New tension on the Transnistria border

Published on 20 June 2013 at 14:22

Having recently found its way out of a political deadlock and having just terminated negotiations on a free-trade agreement with the European Union, Moldova is rattled by fears of a military confrontation. "Moldavia fears possible renewed military hostilities, says Moldovan daily Jurnal de Chişinău, on June 20, ahead of a parliamentary debate regarding "how to respond to the provocation of the authorities of Tiraspol," the capital of the breakaway republic of Transnistria.

On June 10, the Supreme Soviet, or parliament, of the pro-Russian province unilaterally re-drew the border with Moldova. This moved three villages that were previously designated Moldovan, into Transnistria. In April, Transnistrian military forces tried to install sentry boxes in the village of Varniţa, now located along the new border but the villagers forced them out.

Meanwhile on May 1, the Moldovans installed new border check points along the Transnistria border in order to conform to European standards.

For the paper, Russia, which maintains a peace-keeping force in Transnistria, takes a dim view of the free-trade and free movement agreement reached between Moldova and the EU, because it fears that large numbers of Transnistrians will ask for Moldovan citizenship:

Receive the best of European journalism straight to your inbox every Thursday

In a press release reminiscent of the beginnings of the 2008 Georgia War [over South Ossetia], Moscow is calling on Chisinau and Tiraspol to "abstain from unilateral actions that could lead to a conflict." But it does nothing to persuade Transnistrian President Yevgeny Shevchuk to end the expansion.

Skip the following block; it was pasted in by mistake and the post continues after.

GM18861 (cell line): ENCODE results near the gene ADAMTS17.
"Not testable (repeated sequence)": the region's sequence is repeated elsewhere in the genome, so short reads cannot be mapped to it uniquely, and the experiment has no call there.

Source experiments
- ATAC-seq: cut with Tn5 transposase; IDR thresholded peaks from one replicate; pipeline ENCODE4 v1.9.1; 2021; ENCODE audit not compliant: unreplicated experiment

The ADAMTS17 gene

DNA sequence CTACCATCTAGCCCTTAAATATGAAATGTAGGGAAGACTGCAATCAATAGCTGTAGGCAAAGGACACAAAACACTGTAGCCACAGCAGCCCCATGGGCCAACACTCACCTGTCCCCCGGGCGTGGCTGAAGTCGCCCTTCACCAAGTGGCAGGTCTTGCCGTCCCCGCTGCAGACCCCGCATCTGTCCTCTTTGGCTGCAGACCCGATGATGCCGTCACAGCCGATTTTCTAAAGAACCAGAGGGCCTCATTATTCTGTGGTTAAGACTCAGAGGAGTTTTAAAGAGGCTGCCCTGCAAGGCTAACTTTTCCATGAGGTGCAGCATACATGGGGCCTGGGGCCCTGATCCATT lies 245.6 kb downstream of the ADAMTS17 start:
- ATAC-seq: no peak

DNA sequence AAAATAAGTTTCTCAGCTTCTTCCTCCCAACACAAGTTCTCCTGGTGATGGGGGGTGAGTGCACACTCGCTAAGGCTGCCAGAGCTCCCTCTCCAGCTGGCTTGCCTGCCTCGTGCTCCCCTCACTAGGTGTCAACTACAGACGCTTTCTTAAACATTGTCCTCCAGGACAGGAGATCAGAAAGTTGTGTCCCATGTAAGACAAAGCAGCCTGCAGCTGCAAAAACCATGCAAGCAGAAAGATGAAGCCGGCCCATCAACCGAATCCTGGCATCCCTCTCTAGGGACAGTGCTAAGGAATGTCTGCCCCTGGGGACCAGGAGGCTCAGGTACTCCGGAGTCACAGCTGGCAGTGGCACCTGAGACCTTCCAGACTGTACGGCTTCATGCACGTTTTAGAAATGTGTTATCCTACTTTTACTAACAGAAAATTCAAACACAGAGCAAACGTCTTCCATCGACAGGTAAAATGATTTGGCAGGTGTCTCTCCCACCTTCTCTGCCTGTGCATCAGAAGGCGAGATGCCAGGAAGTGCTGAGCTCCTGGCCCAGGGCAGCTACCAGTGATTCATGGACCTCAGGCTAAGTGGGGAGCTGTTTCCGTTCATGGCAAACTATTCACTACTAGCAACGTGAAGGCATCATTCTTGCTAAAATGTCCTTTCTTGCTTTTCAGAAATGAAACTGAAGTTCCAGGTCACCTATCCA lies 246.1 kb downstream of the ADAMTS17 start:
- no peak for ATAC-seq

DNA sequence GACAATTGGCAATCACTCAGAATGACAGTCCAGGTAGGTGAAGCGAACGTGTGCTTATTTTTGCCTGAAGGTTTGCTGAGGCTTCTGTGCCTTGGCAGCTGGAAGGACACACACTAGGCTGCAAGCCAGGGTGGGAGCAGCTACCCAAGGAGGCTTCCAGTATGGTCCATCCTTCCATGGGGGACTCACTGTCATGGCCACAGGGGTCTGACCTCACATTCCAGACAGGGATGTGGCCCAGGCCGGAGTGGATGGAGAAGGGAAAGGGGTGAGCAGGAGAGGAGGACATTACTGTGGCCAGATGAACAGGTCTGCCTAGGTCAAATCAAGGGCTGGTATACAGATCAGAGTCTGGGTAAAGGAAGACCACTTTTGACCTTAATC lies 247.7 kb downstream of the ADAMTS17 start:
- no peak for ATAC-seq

Another Moldovan daily Timpul notes that the Varniţa incident is "a sword of Damocles," because the Shevchuk Decree, ratifying the Supreme Soviet's decision to retrace the border, will enter into force on June 24 –

Will Russian peace-keeping troops intervene if the aggressors, Transnistrian soldiers, occupy Varniţa? […] The Shevchuk Decree is a permanent declaration of war.


Was this article useful? If so we are delighted!

It is freely available because we believe that the right to free and independent information is essential for democracy. But this right is not guaranteed forever, and independence comes at a cost. We need your support in order to continue publishing independent, multilingual news for all Europeans.

Discover our subscription offers and their exclusive benefits and become a member of our community now!

Are you a news organisation, a business, an association or a foundation? Check out our bespoke editorial and translation services.

Support independent European journalism

European democracy needs independent media. Join our community!

On the same topic